But, in the autumn of 2005 Americans had come to believe not in being a light, but in packing heat. They believed in something they thought more dependable than traditions or gods—themselves.
The whole nation seemed to have become a giant O. J. Simpson jury, unable to imagine that its homeland boys could be doing anything but good. Pictures were exhibited on national television, clearly showing a U.S. marine gunning down a wounded prisoner. “This one's faking he's dead,” said the marine. Then, after a clatter of gunfire, “He's dead now.” A poll taken the next day revealed that the crowd back home was fully behind its troops—three out of four people thought the Iraqi had it coming.1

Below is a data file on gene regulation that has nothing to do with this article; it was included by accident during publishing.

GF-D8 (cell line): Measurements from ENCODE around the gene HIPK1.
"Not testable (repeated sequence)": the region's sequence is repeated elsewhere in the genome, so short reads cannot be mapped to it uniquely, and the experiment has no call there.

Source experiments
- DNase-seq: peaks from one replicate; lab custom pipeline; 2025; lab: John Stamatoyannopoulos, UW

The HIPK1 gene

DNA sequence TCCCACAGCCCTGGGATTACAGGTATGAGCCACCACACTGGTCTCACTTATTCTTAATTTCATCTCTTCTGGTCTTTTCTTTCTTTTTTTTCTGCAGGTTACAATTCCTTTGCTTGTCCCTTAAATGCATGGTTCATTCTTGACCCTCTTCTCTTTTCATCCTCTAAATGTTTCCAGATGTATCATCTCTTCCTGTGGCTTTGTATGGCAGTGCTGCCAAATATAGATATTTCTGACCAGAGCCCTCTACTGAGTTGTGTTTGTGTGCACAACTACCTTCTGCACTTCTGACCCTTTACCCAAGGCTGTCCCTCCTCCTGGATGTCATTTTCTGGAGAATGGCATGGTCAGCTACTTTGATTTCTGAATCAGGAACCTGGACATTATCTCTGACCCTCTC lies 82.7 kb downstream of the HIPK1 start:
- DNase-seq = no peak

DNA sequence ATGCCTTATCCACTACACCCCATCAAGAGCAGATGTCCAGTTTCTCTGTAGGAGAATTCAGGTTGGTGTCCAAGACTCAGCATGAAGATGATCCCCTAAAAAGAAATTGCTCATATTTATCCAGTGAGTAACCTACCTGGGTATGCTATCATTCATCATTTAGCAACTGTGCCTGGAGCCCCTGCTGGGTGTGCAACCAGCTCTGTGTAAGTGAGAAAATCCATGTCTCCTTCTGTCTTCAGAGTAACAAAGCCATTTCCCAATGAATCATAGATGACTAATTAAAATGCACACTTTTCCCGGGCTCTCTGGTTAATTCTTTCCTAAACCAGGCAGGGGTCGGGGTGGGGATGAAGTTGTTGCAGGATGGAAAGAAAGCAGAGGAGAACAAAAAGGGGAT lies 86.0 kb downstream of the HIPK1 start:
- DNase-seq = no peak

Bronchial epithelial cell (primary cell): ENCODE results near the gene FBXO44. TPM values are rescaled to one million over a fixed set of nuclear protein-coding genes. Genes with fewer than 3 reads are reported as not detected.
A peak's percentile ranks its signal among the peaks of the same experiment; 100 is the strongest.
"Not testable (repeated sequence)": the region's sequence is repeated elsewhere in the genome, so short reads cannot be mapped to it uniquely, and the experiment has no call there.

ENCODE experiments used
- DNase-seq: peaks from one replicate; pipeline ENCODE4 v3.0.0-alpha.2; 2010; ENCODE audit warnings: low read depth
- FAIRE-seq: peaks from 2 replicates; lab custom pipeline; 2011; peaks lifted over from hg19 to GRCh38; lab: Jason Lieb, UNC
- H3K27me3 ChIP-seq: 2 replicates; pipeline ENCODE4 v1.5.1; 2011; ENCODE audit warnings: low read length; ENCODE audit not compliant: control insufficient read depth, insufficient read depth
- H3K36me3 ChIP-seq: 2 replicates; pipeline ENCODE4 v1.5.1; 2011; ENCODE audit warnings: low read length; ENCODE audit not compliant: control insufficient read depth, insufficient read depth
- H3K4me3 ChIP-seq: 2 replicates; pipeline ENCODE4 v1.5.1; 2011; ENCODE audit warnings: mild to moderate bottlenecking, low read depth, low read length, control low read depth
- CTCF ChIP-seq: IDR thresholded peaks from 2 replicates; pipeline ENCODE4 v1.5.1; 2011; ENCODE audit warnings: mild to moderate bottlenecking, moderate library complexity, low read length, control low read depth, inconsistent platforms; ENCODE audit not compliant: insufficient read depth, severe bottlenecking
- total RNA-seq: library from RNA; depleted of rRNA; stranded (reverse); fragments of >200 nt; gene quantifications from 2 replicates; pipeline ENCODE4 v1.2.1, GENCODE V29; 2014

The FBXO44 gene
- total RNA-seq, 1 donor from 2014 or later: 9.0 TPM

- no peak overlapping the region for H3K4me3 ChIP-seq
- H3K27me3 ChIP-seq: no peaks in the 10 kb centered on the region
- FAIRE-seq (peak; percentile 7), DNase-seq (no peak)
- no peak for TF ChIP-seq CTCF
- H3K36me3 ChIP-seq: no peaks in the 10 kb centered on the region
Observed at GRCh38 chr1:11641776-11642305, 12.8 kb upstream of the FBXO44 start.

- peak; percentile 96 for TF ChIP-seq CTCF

Americans believe themselves to be good people. How this special state of grace was accorded to them they do not know. How they might remain in such grace they do not ask. But they are sure they will get into heaven, even if they have to climb a pile of dead Iraqis to get there. Americans know they are good because their enemies are bad people. Can good people do bad things? Can bad people do good things? The questions are rarely raised and more rarely answered; one might as well ask a parrot to decline an irregular Latin verb. The few who take up the question at all quickly shut down their frontal lobes to avoid overheating and refer the matter back to more primitive parts of the brain for judgment.
On instinct and intuition alone the matter is resolved. This is a ...